• Brazilian bank explores online biometric ID

    Bradesco, one of Brazil’s largest banking and insurance companies, is studying if it can identify account holders online using biometrics to ensure the safest transactions possible; the bank is currently working with Fujitsu to develop a device that is capable of identifying customers at home; the bank currently uses Fujitsu’s PalmSecure biometric palm reader in its ATMs

  • Malaysia's biometric failure

    A malfunction in Malaysia’s biometric fingerprint system at its international railway station could have major implications as other countries expand the use of biometrics at ports of entry; last Saturday travelers were infuriated after they were forced to wait nearly an hour and a half to pass through Malaysia’s immigration checkpoints; many tourists had to change or cancel their holiday travel plans all together; the delays came at the height of Malaysia’s tourist season, resulting in sharp criticism from the tourist industry

  • Gait biometrics still walking the walk

    Research on gait biometrics at the University of Southampton, a pioneer in researching this biometric technology, has passed another landmark with the first public demonstration of the technology’s ability to withstand deliberate spooking; the technology is being perfected at the university’s Biometric Tunnel, in which data from twelve cameras is combined and processes to produce an individual “signature” of a person’s walk that is unique and recognizable with over 90 percent accuracy

  • Portable iPod Touch fingerprint scanner launched

    IPod Touch users can now turn their devices into a portable fingerprint scanner; last week, Fulcrum Biometrics unveiled its new FbF mobileOne biometric fingerprint reader and software for the iPod touch; using the Touch’s standard dock connector, the mobileOne device can scan and match fingerprints on the iPod or send it wirelessly to a remote server for authentication

  • States turning to new "familial DNA" tests, practice faces legal hurdles

    Law enforcement officials in several states across the United States are hoping to obtain the legal authority to begin conducting “familial DNA” testing, a process which could greatly increase the number of suspects identified in violent crimes; while DNA is often found at crime scenes using familial DNA would allow law enforcement officials to use DNA from a suspected criminal’s relatives to positively identify them; currently only California and Texas have laws in place that allow investigators to conduct familial DNA tests; Virginia, Pennsylvania, and Florida could soon join their ranks; the practice is still quite new and faces legal challenges and must be approved by a state’s courts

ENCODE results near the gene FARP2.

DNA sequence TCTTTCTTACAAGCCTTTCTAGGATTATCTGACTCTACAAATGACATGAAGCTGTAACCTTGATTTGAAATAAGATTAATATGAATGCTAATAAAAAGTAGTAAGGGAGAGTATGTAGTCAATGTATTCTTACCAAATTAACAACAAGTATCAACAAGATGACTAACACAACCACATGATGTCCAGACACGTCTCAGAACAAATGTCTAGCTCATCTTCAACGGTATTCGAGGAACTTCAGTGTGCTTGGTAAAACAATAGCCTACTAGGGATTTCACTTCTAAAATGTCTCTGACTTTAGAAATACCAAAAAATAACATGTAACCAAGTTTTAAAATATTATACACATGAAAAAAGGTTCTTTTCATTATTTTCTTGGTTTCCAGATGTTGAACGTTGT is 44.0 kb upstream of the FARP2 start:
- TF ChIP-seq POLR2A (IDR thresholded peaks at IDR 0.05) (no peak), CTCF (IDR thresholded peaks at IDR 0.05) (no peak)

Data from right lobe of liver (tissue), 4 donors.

• New Jersey launches sophisticated new driver's license

    In compliance with Secure ID, the federal law that mandates that states create more stringent identification cards, New Jersey has unveiled a sophisticated new driver’s license; according to New Jersey officials, the new Enhanced Digital Driver’s License puts New Jersey among the ten states with the most secure identity cards; to prevent counterfeiting, security features include an embedded pattern on the license, one and two dimensional bar codes, and “purposeful errors” like misspellings; to implement these new licenses, the state’s MVCs have had to undergo a $19 million upgrade to install new computer systems, hardware, and software

  • Arizona police deploy iris scanners and facial biometrics to identify inmates

    Local police departments in Arizona have begun using facial biometrics and iris scanning technology to identify inmates and registered sex offenders; officers with the Pinal County Sheriff’s department have entered roughly 1,500 inmates and 700 sex offenders into a national database to better identify, register, and track inmates; the scans come as part of a broader effort led by the National Sheriff’s Association (NSA) and the U.S. Justice Department; beginning in 2009, the Justice Department awarded $500,000 to help roughly forty-five law enforcement agencies throughout the United States to purchase iris scanners from BI2 Technologies

  • Malaysia begins fingerprinting all visitors